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You wrote, I bought last year at a nice discount, planning to hold until it got called. Since it is a TRU-PS it will almost certainly be called in 2012. The idea was to buy it for the YTC, 9% built-in capgain (due to the discount) plus $0.45/quarter dividend.

Now it's selling slightly over par. It hasn't been called yet, but I could effectively do a pseudo-call by selling it.
Tring to decide if I should do that, or just keep it and collect the dividends until the call.

Selling now would be in keeping with the original planned strategy. Of course, whether it's me voluntarily selling or them calling, I have to re-invest my proceeds. My heart tells me "take the money and run". My greed tells me to hold on and keep collecting that nice 7.2% dividend.

My intellect tells me that I've achieved my objective and so I should roll into another BAC preferred TRU-PS that is still at a discount and will also probably be called in 2012. I'd re-establish the discount but lose a little bit of yield but greatly increase the YTC (assuming that these TRU-PS's will all get called).

Also, the ex-dividend date is Mar 10, so should I wait until then if I decide to sell?

Any thoughts or suggestions?

Food for thought...

First, there are no great deals in any of the BAC trust preferreds now.

Second, FBF-M last traded at $25.09; but it is trading with about 39 cents worth of accrued, but unpaid interest. To call the issue tomorrow, BAC would have to pay $25.39 - a 30 cent/share premium to today's market price. Adjusted for accrued interest, today's price is really more like $24.70.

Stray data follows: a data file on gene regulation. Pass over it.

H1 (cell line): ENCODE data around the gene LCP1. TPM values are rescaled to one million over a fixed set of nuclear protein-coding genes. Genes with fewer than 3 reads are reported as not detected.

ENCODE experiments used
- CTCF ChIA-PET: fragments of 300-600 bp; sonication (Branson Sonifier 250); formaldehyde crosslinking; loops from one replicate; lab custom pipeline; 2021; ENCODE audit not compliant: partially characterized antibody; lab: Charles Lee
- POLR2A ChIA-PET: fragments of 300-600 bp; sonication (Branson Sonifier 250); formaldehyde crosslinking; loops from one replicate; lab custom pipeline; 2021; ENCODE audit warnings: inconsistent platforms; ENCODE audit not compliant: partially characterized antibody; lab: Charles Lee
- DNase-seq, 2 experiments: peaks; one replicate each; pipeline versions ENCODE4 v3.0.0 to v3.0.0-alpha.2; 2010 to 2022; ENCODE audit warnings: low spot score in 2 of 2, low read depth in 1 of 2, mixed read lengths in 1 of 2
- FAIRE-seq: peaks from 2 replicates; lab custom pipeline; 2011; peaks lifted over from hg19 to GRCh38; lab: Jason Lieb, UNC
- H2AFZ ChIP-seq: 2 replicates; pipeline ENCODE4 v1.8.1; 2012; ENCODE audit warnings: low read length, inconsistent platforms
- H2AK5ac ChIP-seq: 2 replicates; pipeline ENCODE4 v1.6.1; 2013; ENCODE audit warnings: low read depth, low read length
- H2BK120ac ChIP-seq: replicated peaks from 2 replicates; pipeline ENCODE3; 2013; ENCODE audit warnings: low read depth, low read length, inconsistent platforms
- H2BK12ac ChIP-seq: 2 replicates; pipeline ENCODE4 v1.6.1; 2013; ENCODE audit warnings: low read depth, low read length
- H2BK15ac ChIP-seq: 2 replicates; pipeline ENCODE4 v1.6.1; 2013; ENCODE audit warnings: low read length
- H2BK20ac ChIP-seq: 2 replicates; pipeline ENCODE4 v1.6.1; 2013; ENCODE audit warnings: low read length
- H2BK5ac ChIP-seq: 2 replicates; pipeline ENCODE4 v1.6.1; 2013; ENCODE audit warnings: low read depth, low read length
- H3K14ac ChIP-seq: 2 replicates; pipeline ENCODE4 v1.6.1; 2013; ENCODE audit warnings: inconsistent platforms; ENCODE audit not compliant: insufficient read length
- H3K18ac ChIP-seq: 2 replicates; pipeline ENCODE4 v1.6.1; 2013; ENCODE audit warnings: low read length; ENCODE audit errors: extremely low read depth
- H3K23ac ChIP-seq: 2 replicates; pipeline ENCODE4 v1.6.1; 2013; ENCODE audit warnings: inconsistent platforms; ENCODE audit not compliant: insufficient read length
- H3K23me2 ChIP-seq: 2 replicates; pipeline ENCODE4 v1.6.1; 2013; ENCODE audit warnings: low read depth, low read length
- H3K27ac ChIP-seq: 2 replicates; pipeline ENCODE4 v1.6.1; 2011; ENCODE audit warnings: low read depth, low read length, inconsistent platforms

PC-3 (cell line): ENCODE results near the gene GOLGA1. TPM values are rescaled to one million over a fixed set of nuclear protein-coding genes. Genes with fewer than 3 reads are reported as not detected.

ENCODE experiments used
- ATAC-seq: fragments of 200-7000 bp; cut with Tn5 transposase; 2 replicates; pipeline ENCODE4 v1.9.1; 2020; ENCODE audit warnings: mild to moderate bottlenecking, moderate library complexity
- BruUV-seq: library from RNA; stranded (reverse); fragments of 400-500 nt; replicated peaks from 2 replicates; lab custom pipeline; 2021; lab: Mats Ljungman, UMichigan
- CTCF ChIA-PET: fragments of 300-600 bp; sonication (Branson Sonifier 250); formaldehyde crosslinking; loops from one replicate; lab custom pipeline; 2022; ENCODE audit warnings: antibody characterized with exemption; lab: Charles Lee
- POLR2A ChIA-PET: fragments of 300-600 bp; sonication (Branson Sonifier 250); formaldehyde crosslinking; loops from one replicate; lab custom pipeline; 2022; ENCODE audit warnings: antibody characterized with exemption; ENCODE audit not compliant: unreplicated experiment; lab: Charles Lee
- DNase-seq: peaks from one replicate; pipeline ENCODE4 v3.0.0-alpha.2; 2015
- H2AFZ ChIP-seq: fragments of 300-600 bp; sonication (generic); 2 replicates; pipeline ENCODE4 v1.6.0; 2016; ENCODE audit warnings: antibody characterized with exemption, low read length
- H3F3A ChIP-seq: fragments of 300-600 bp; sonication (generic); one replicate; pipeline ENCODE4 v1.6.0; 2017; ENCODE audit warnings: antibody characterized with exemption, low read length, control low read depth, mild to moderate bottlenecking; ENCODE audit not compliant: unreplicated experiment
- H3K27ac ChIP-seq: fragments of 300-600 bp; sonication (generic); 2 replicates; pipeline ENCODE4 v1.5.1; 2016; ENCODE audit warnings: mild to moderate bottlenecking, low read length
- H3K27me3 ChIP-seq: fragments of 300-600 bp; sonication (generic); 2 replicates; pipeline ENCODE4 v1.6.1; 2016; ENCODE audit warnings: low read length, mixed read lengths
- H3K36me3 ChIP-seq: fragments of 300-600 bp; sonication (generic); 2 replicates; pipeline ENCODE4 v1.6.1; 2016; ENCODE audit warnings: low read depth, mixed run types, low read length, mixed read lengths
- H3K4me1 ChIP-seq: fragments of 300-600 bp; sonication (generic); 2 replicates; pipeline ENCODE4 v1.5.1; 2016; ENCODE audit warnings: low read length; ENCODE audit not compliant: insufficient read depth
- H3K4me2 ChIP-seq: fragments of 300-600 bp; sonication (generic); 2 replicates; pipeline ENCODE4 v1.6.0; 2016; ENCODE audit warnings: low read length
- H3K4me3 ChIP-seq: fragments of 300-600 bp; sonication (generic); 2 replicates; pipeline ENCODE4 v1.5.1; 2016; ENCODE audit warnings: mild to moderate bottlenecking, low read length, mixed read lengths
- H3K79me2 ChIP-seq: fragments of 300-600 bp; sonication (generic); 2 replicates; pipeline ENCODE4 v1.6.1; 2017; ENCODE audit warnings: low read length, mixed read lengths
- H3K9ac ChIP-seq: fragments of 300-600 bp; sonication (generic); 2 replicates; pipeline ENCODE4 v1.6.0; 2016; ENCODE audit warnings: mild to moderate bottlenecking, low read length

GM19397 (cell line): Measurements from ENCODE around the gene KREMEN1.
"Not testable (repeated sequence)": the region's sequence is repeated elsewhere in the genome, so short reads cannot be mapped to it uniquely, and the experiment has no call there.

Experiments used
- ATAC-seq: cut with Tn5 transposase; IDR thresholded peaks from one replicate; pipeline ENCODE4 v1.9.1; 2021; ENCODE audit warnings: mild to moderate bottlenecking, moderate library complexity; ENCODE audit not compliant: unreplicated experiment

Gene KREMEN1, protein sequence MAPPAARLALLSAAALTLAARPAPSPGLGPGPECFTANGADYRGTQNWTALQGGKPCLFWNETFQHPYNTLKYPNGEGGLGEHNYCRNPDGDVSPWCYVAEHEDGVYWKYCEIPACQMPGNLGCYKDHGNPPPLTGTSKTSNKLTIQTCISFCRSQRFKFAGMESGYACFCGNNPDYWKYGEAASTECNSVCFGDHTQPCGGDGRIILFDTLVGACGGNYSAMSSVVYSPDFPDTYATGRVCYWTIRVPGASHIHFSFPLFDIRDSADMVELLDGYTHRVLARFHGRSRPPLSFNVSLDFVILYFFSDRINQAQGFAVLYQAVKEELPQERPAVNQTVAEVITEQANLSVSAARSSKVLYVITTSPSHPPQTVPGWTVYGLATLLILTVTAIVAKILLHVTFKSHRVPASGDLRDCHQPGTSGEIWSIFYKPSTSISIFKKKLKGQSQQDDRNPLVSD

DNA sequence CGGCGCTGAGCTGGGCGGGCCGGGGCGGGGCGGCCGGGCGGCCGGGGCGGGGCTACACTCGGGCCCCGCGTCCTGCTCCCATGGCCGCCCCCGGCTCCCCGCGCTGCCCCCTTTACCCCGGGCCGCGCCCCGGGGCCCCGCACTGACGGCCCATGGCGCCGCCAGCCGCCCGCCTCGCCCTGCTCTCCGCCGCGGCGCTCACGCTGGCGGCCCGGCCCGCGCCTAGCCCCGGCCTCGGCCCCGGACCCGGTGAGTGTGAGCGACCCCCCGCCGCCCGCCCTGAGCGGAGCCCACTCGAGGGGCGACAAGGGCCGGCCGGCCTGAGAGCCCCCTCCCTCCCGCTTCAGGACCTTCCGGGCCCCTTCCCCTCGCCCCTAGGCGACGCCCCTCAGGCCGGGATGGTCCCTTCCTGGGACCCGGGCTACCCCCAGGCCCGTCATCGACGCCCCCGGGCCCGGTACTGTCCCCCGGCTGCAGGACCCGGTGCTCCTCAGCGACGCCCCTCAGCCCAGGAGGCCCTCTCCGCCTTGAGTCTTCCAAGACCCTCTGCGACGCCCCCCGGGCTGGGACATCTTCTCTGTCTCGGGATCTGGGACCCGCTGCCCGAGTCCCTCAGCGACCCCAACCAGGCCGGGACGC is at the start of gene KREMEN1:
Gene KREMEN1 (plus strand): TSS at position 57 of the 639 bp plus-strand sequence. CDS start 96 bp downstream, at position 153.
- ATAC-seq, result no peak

Third, at the moment I don't think BAC really wants to spend its cash reserves on paying down debt ... though some of the higher priced issues might be good candidates. FBF-M isn't their highest coupon trust preferred issue. That would be KRB-D at 8.13%.

Fourth, there's no guarantee that FNF-M will get called in 2012 or even later. It all depends on how much BAC would need to pay to raise the same capital in other markets and whether or not they do so before interest rates rise.

Fifth, if you hold the issue in a taxable account you'll get hit with capital gains which might make the early swap seem pointless - especially if you swap into another BAC trust that then gets called as well. Of course that depends on how deep a discount to par you're looking at.

I'm holding 2 BAC issues that are much more likely to to be called. KRB-E (8.10% coupon; 7.98% YTM) and CPP (8.05% coupon; 7.77% YTM). I bought these as a calculated bet that BAC wouldn't be the first big bank to refi their trust preferreds and if I could get them at least no higher than par plus accrued interest, I would still make a tidy sum on the interest payments. (In fact, I bought most of my CPPs well below par.)

Of course I'm also holding CFC-B as my largest BAC issue - CFC-B is more middle-of-the-road in their capital trust's coupon heirarchy at 7.00%. I bought all of those while they were deep under par (they closed at $24.46 today) and I expect to see some of their higher coupon issues called before I have to worry about these.

On the other hand I have in the past sold some of my CFC-Bs in my IRA to diversify and increase my effective yield and I've recently been thinking about selling more to buy something else. But the question has to be, What else am I going to replace this with? At the moment I only have a couple of ideas that might be a better choice.

And to address your concern a little more directly, consider this: BAC will almost certainly call the trust preferreds in order of coupon - high to low. If you sell FBF-M today and replace it with a lower coupon issue, it could be a good long while before BAC actually calls that lower coupon issue. Do you think the loss of yield will make your YTC superior ... when you don't even know when that call date might be?

- Joel
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